By Emory Bryan, News On 6
TULSA, OK -- Drivers who travel Utica and 36th streets in Tulsa have been dealing with a road project that might seem to have no end.
When The News On 6 asked the city about it, they blamed the contractor, but the contractor blames the city for a delay that has delayed this road repair by at least two months.
The delays are personal for city councilor GT Bynum. He has family living along the torn up streets.
"We're not talking about a four lane major street, this is an intersection in a residential area," said GT Bynum, Tulsa City Councilor.
Crews from Becco Construction are hard at work now, but won't finish the job until at least 50 days past their deadline.
The delayed street work stretches a full mile down Utica Avenue and for half a mile on 36th from Utica to Lewis.
The city is paying $3.6 million dollars to repair Utica and rebuild 36th street.
The city blames the contractor for the delays and plans to penalize Becco $1,000 a day until it's done.
"The finger is being pointed at us and we're going to start pointing the finger back," said Kyle Wilson, Becco Construction.
Kyle Wilson with Becco says the city has interfered with the job by limiting how much of the street could be closed at a time.
"We're the largest contractor in Tulsa. We could work on all these at the same time if the city would let us, but they want to limit the exposure to the traveling public and that's the problem, that's what's happening here," said Wilson.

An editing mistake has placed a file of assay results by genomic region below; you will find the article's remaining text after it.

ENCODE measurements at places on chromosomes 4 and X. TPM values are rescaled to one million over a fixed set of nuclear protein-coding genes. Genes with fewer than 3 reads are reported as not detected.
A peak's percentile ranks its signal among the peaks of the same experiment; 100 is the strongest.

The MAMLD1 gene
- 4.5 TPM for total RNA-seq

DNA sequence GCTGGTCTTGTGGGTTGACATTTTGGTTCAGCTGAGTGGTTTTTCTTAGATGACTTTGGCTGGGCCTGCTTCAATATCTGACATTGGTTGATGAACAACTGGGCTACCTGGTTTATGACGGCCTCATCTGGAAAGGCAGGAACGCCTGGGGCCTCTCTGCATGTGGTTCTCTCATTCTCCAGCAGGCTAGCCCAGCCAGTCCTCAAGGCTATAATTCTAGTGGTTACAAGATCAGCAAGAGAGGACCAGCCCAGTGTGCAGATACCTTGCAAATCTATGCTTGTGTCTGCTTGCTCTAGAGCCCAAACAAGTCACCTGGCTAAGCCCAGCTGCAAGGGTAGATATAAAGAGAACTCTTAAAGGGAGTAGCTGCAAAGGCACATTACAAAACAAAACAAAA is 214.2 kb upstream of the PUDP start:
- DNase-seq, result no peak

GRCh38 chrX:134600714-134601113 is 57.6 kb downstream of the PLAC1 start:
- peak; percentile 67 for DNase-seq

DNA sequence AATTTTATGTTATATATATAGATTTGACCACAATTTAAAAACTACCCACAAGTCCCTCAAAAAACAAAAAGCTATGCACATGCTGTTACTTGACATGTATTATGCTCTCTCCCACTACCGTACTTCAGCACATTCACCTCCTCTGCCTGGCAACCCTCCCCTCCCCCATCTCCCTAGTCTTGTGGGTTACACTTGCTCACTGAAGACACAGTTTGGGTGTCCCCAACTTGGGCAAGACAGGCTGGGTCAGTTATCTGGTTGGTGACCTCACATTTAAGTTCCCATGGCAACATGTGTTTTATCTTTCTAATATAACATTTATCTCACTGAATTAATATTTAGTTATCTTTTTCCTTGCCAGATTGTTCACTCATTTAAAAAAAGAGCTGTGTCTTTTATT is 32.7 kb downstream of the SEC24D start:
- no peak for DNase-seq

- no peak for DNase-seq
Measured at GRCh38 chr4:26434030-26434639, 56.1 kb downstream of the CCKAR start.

City Councilor Bynum worries if the city can't get this project moving, gridlock will come as the pace of construction picks up.
"And what we don't want is for the citizens to have a horrible experience with road projects now and then not approve future road work when it comes up for a vote five years from now," said Bynum.
Wilson says the city interference goes against their contract and predicts Becco won't be paying for delays that can be blamed on the city.
"And if we want to get into that argument, it's not hard to figure out who is going to win this one," said Wilson.
Becco has 400 employees in Tulsa, so they say they could have finished this much faster. As of now, they say they'll be done in 3 or 4 weeks.
The city plans to pursue the fines, but that won't be sorted out until the project ends.